Baganara to Tobago

Summer 2022
John Andrews
Mon 28 Jan 2013 14:09


11:10.78N 060:44.18W

On our way again

After a fascinating three days touring the interior of Guyana we were now boat based again and on our way to the Caribbean proper – Tobago our next stop. Back to boat issues again including the water issue. We were hoping to find our tanks full on our return from our trip, but there had been very little rain and rather than brimming tanks and unrestricted showers we were hoping for, we were faced with only half a tank of water and no water maker. Luckily we were still in the river so that water was fresh if rather muddy. We’d got over our squeamishness about the mud and were happily washing ourselves and clothes in the water but knew that once at sea we would be restricted again to the water in the tank.

We got up at first light to find the river mirror calm. We were catching the ebb tide to take us down the river and for a few hours drifted peacefully downstream, slightly concerned about the sand banks as we were now on a falling tide. Tim remembered that someone had reported an uncharted rock nearby. Rather uncharacteristically I think, Tim decided to hunt the rock out and swung the boat slowly round. We reached the charted position going at half a knot and found no change in depth. ‘ Right, we’ve passed it’, said Tim whereupon we were brought up short with a loud bang. It must have been a sheer pinnacle of rock, as the echo sounder didn’t pick it up at all. Luckily we had been going really slowly – at any speed we could have suffered a lot of damage. Anyway, for the avoidance of doubt, there is a rock there and it is very hard!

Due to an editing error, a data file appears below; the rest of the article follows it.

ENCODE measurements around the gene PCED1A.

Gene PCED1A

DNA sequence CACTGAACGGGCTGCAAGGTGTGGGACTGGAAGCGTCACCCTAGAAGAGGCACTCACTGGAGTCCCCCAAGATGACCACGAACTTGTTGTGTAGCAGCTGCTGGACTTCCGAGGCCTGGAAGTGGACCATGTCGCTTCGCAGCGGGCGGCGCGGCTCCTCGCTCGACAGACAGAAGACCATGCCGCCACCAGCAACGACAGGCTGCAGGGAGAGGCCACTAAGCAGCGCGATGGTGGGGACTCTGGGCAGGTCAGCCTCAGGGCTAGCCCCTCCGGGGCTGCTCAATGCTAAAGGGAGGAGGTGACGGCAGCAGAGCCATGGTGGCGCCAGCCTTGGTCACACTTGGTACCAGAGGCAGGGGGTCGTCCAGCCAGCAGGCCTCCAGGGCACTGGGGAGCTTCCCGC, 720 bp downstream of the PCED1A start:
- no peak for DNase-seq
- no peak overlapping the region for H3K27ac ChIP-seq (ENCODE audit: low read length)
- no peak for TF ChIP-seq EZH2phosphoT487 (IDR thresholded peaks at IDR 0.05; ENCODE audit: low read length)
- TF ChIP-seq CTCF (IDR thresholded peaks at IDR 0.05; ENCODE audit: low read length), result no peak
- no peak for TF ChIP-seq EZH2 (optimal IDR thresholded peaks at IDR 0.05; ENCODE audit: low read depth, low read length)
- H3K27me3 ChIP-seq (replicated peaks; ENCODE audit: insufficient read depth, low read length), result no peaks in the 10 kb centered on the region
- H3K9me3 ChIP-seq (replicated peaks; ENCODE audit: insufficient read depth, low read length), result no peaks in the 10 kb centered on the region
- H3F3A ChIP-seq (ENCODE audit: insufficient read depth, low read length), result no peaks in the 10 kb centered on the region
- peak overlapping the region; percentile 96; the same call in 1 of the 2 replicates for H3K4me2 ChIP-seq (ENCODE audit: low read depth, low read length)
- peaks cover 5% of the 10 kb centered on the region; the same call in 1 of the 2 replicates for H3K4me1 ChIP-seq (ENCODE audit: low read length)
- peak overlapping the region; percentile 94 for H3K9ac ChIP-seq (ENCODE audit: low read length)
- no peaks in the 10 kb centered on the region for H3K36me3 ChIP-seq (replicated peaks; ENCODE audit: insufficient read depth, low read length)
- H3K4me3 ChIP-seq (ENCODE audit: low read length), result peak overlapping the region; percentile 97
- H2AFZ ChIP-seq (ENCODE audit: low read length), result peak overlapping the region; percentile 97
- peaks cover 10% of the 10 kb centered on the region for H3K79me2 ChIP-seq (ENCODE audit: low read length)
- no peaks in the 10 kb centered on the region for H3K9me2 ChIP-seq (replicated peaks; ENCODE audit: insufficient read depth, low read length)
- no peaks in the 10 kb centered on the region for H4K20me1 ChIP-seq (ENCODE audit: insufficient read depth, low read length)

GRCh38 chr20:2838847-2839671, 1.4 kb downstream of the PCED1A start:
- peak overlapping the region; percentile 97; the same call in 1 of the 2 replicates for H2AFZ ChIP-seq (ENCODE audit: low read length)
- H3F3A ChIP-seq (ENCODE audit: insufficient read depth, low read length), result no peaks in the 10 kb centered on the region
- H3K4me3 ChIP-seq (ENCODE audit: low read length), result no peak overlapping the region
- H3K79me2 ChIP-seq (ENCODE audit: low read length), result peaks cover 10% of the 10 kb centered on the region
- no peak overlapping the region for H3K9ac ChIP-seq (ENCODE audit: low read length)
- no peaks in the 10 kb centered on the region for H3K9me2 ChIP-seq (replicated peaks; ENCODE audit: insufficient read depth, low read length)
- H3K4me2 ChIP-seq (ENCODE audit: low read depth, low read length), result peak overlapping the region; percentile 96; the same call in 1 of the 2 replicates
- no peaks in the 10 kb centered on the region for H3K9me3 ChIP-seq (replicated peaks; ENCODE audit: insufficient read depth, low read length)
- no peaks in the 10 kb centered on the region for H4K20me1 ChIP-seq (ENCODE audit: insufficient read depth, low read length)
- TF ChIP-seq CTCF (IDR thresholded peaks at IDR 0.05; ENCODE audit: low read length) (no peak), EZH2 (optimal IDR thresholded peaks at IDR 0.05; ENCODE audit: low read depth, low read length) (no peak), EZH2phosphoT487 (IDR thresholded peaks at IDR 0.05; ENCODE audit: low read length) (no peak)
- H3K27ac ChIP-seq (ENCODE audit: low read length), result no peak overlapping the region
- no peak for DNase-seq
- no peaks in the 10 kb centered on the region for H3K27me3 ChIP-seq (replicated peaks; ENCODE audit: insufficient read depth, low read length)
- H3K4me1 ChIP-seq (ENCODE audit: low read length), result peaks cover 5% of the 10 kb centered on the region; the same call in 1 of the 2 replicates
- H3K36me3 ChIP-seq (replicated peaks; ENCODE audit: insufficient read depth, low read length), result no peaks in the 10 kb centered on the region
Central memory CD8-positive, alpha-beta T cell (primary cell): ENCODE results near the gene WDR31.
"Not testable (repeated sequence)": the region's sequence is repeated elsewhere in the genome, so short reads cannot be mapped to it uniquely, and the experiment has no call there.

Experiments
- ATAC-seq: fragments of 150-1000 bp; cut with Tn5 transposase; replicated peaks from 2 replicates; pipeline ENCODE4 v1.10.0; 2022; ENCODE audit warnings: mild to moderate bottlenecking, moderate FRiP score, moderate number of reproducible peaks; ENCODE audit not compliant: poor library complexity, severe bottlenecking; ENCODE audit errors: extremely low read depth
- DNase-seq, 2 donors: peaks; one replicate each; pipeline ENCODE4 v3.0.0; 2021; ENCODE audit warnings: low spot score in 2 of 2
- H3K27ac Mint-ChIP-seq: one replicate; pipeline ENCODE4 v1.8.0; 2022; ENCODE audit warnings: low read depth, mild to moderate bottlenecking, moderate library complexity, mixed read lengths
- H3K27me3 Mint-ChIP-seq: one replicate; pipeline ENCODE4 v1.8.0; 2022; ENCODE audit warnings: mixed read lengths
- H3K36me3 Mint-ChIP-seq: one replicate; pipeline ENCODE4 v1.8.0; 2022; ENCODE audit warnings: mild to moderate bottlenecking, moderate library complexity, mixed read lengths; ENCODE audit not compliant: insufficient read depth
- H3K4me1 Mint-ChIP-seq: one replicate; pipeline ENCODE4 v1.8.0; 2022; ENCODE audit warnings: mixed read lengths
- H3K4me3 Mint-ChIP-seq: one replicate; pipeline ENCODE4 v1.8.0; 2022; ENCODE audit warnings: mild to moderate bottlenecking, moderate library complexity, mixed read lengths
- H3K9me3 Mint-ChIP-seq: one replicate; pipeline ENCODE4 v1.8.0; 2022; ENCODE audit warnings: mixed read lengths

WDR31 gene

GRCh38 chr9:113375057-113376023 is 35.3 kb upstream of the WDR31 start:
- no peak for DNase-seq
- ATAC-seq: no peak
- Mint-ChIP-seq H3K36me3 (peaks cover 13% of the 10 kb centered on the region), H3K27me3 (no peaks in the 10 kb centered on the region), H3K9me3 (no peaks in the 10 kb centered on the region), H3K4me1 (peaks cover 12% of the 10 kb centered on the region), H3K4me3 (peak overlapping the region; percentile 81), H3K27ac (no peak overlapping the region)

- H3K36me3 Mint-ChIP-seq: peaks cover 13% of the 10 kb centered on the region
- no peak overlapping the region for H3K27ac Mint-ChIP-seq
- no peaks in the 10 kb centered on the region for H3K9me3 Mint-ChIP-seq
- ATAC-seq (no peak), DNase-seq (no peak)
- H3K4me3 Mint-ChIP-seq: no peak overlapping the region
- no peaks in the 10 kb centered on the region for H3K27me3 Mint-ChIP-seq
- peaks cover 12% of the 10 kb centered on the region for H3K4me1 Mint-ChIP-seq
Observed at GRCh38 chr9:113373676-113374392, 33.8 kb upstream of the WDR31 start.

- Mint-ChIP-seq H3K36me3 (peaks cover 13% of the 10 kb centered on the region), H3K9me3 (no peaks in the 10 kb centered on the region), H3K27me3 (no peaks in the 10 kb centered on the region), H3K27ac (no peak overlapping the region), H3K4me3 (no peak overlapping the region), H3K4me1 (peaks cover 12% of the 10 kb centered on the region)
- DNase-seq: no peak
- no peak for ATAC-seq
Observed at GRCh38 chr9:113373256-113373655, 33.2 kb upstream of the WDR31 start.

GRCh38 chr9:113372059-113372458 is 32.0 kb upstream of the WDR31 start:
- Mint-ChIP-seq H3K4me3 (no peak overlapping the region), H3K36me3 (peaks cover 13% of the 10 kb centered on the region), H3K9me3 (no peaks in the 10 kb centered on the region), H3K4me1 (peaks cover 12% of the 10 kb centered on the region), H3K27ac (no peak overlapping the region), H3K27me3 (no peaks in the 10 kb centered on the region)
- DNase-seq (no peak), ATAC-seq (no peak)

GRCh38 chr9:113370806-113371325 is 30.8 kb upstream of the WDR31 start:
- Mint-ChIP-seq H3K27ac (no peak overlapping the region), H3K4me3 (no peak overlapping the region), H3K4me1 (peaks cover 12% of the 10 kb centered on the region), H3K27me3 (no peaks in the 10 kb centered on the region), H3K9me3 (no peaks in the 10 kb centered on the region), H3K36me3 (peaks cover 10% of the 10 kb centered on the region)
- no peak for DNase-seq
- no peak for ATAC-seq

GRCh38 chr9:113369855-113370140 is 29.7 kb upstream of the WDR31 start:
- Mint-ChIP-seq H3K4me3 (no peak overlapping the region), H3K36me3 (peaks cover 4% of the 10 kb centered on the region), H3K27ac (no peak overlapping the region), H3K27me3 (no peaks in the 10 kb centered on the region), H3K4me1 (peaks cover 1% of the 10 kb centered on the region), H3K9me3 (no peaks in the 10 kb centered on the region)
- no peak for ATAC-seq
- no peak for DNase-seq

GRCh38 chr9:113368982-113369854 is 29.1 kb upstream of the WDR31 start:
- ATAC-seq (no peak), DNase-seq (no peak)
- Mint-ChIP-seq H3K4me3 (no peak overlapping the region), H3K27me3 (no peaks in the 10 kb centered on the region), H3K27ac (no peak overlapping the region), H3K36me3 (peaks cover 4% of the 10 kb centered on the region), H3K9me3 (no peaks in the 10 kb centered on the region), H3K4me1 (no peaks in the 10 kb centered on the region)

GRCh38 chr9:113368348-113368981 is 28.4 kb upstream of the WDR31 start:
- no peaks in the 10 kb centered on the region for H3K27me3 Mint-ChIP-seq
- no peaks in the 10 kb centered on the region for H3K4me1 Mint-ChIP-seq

We carried on down river, stopping briefly at Roeden Rust so that Tim could go up the mast to change the bulb on the decklight and then we were on our way proper 2 nights and 3 days at sea, if we got a decent wind, to reach Tobago. The sea remained very shallow, 3.5 metres or less for hours out to sea. We had to keep a keen eye out for the fishing posts and it wasn’t until 10 hours after we had set off from Baganara that we were able to get the sails up and turn the engine off.

The engine died and Tim said ominously – oh dear, that’s strange – the engine just died. He tried starting it again and nothing. Tried again a bit later – still nothing. The engine was completely dead. To add to our woes, the whispergen, our only other method of charging the batteries was also playing up. What followed was 24 hours of constant struggle with both whispergen and engine including a complete night with the floorboards up and Tim with his head in the engine compartment trying to find out what the problem was. Because we had no means of charging the batteries, the fridge and freezer had to be turned off, but more significantly we were reduced to hand steering. Actually, this was in a way really good. I find I get pretty lazy drifting along with the boat steering itself. When hand steering, you immediately have to engage more closely with the wind and tide, adjusting your course accordingly and I thoroughly enjoyed my time at the wheel. Luckily the whispergen was finally persuaded to flicker into life but the main engine remained obstinately out of action. We had to plan our arrival in Tobago under sail, using the dinghy to help with the final manoevers. The only problem with this was that the dinghy engine was still not reliable, requiring the engine to be kicked into gear at full revs, meaning the dinghy shooting off at top speed in the direction the bows happened to be pointing. So under sail alone it was.